Q + A Friday: What's the Deal with Minimums?


Q: Hey Lauren, I'm working with a restaurant / conference center / hotel and they're giving me a minimum dollar amount that I have to hit. What are your thoughts on that?

A: Such a great question that we've all dealt with when we've planned an event. You think everything is hunky dory. Even the price point seems reasonable.

But then your venue sales rep decides to drop a bomb on you:

"It'll be $80 per person. And you need to fill at least 20 spots."

Aka you'll be on the hook for $1,600 no matter how many tickets you sell. Hopefully your content is bangin' because you've got some work to do, girl.

The Short Answer

Sayonara, event venue.

The Long Answer

I try to stay as far away from minimums as I possibly can for smaller, first-time events. Unless you have a really, REALLY engaged following that has proved they'll follow you to the ends of the earth, being on the hook for money you're not even sure you can make is...well...not ideal.

Event venues that charge minimums are going to make their money one way or another and, again, if putting on an event is financially a stretch for you, then I'm going to urge you to look elsewhere.

Yes, it will be more work.

Yes, it will take a lot more research.

But if you have more time than money (or aren't willing to pay someone else to do plan and run your event for you), then it's worth shopping around.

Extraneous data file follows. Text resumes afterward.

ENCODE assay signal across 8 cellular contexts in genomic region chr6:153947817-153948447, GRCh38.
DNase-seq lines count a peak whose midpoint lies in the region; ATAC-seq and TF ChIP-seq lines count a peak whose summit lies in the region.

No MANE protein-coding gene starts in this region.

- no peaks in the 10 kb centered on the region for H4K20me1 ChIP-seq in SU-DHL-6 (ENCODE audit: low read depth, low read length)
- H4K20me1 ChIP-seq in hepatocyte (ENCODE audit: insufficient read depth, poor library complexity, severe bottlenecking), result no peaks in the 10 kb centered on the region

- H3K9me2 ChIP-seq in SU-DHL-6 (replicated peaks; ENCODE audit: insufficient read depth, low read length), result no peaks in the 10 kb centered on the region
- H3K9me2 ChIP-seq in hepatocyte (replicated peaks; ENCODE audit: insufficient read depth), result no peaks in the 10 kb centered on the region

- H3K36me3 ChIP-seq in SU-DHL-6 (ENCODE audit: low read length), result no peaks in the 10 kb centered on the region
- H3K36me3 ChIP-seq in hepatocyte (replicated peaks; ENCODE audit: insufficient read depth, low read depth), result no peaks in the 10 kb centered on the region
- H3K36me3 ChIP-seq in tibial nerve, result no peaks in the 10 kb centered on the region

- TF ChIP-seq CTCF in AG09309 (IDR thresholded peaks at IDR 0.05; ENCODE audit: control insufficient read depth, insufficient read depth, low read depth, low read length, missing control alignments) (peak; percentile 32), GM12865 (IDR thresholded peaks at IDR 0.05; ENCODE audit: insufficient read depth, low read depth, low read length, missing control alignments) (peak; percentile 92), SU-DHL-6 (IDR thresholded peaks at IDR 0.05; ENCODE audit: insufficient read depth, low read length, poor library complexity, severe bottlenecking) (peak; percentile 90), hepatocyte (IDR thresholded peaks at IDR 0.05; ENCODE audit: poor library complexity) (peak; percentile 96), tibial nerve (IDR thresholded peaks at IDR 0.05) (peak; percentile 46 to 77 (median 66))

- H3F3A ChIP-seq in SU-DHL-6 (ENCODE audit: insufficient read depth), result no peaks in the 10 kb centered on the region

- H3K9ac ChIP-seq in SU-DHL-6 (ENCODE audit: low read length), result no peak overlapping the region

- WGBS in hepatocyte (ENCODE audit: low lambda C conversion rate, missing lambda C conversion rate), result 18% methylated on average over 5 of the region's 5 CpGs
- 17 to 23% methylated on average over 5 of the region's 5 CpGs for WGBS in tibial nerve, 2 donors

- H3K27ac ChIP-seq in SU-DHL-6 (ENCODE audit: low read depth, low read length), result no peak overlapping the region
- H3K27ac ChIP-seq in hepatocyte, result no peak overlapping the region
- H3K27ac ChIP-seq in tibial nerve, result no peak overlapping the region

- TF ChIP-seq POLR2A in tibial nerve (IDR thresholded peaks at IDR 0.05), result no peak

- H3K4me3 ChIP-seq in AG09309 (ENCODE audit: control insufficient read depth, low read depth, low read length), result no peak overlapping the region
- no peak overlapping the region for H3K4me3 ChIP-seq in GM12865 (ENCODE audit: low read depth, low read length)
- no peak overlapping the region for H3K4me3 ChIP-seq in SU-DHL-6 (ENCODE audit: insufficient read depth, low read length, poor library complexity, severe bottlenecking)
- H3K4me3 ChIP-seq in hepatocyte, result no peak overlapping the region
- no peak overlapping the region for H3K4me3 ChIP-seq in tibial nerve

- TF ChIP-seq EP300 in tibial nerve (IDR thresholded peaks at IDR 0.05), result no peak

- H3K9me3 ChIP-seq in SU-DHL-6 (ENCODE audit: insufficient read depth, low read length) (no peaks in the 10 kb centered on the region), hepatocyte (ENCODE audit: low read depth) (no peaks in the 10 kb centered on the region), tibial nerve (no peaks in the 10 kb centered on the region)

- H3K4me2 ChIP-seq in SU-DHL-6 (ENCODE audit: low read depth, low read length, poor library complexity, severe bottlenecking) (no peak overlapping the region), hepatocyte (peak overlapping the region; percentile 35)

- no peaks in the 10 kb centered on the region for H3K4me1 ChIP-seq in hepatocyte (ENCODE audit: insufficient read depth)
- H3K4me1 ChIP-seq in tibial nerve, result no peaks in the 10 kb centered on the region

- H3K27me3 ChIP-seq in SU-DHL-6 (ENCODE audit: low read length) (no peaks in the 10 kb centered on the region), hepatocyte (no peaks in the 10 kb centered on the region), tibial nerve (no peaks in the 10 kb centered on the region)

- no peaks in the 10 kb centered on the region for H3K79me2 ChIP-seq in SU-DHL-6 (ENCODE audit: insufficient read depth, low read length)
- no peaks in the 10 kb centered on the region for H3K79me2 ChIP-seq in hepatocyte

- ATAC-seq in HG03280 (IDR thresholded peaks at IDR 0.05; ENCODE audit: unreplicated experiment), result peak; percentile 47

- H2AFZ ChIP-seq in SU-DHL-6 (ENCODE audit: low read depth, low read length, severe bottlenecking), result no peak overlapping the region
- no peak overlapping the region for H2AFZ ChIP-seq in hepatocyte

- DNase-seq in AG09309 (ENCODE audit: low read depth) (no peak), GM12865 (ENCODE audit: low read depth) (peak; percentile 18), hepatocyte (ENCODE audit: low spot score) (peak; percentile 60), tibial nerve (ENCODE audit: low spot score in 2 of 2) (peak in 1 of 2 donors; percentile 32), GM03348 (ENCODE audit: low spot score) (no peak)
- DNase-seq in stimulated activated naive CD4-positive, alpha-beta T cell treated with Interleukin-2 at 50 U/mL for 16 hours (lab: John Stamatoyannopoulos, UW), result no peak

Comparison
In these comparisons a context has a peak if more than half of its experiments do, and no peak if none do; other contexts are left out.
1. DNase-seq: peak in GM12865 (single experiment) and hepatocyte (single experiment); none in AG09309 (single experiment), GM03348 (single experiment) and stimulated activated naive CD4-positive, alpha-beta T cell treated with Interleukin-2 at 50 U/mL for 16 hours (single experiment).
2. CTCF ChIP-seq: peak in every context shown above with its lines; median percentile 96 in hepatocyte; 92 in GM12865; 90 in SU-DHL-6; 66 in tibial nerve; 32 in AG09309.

Why Minimums Aren't My Favorite

Simply put, because they aren't in your best interest financially, and most of the people who come to me seeking advice want to turn a profit. If that's not your #1 goal, and you LOVE a venue that has a minimum, feel free to rent that hotel conference space and I'll see you here next week.

The reason minimums are so attractive for most hosts is that the location that offers it USUALLY has everything in house. Which means less work for you on the planning side, more time to devote to marketing and selling.

Which can be great. But it also means you literally have to be devoted to marketing and selling. And if you aren't 100% committed to selling your event out, you're going to lose money, and then be sad. (And I HATE sad clients!)

So if you're on a budget, don't do it. Use your elbow grease, read this blog, and don't go in the hole your first time around. When it's over, we'll compare notes and see how well that hotel suite would have stacked up.

Lauren CaselliComment